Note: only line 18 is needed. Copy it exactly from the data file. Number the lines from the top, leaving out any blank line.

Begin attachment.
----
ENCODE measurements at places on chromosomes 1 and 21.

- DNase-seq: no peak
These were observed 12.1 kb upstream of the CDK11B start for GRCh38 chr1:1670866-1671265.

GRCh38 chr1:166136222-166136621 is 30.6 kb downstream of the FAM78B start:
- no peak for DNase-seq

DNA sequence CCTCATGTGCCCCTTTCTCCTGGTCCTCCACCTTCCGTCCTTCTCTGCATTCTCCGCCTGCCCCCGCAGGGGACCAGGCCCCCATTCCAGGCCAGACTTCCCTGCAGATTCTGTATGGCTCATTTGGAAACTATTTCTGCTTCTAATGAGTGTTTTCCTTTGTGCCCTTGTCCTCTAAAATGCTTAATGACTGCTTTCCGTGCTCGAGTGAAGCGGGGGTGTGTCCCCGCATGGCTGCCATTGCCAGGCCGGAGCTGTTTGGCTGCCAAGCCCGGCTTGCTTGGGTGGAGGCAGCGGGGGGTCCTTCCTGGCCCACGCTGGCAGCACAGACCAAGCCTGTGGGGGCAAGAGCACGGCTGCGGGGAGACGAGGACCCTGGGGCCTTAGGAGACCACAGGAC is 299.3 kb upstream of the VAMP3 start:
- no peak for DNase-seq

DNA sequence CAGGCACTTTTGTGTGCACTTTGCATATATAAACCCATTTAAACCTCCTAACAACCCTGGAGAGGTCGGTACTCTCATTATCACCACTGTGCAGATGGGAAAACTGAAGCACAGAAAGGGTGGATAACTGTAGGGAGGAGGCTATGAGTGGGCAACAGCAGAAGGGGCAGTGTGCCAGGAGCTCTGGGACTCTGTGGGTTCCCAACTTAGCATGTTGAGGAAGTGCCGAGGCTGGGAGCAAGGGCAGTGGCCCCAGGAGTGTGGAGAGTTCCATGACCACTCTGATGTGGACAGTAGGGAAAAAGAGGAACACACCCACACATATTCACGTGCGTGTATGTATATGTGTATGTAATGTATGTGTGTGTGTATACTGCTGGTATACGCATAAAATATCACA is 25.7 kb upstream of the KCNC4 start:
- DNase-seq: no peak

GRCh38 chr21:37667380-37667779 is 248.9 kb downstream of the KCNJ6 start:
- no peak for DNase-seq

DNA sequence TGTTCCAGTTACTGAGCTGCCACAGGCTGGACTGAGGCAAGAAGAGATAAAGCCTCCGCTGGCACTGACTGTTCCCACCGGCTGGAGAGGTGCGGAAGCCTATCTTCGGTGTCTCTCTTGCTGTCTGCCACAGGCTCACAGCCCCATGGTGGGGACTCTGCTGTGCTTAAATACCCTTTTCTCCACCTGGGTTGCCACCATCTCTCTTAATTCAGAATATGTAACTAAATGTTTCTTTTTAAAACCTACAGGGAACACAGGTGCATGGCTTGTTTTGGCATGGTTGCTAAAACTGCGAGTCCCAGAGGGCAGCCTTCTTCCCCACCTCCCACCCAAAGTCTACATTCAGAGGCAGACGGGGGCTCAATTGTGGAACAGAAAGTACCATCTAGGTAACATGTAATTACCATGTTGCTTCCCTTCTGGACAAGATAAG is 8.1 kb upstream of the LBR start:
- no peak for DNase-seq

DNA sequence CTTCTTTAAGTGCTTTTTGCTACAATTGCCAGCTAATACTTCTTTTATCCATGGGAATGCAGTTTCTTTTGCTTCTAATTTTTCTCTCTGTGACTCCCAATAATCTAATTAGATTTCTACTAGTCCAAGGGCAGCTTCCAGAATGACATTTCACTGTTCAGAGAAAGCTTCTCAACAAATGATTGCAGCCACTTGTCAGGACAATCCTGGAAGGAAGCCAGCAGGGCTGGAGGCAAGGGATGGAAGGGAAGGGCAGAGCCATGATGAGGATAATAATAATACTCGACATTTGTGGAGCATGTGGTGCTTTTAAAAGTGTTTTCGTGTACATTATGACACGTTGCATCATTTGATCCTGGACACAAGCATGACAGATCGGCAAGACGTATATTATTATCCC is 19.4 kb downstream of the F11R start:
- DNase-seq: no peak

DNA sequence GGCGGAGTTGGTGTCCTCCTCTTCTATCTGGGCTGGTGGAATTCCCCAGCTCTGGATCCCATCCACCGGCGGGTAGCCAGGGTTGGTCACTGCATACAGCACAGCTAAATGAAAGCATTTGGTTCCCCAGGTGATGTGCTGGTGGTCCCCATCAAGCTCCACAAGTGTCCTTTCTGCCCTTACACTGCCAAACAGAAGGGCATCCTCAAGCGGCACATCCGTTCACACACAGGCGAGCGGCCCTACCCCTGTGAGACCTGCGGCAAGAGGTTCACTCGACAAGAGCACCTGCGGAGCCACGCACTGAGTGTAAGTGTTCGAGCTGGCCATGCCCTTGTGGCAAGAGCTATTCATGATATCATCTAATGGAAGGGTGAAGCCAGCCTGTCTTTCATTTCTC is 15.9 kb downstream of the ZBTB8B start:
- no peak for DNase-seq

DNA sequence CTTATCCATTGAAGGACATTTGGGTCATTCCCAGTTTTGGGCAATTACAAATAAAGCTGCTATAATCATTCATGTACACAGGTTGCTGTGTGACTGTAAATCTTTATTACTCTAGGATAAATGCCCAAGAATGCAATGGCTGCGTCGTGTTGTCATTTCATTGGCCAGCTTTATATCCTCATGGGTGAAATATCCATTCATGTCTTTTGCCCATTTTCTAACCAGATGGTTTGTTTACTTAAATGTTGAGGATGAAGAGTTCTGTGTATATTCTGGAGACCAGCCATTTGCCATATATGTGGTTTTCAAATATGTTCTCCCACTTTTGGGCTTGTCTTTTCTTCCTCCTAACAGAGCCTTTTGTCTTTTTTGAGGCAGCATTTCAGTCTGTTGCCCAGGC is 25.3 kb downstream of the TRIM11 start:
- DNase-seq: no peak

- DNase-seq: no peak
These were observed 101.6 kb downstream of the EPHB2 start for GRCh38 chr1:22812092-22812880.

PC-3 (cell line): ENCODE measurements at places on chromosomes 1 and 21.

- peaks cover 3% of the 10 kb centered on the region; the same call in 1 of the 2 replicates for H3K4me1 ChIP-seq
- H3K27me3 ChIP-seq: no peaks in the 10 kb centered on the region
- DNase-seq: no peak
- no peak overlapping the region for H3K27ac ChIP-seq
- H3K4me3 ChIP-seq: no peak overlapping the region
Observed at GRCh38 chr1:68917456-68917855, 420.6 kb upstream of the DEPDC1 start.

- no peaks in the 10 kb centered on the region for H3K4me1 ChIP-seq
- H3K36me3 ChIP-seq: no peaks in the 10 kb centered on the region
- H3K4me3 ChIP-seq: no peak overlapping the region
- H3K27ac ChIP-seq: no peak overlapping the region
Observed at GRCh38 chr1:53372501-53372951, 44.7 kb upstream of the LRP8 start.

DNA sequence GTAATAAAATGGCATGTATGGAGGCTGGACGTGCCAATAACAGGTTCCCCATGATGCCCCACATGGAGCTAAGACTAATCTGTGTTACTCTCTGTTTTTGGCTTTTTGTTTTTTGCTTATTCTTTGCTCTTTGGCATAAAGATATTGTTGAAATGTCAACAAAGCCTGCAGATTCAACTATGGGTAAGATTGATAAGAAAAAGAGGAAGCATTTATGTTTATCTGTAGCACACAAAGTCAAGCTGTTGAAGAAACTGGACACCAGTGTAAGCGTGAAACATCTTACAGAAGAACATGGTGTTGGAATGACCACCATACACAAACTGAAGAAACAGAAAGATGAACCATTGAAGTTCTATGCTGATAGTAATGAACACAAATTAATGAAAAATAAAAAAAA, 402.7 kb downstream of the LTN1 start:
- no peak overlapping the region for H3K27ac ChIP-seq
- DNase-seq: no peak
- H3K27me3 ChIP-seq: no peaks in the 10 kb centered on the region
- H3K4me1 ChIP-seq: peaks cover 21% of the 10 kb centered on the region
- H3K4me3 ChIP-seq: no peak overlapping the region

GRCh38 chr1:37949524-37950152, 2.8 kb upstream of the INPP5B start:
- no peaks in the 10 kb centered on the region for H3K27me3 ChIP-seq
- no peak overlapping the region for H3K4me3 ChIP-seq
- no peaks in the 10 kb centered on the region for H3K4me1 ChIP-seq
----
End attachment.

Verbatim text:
DNA sequence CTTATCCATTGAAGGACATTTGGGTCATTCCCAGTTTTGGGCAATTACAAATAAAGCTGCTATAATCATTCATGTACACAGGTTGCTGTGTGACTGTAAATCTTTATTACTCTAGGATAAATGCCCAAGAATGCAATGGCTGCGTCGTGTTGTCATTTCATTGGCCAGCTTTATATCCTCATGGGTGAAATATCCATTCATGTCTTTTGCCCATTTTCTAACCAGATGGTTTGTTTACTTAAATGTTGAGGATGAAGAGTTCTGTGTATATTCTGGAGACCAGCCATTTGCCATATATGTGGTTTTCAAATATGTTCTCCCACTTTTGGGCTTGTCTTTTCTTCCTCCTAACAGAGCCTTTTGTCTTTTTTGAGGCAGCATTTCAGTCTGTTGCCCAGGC is 25.3 kb downstream of the TRIM11 start: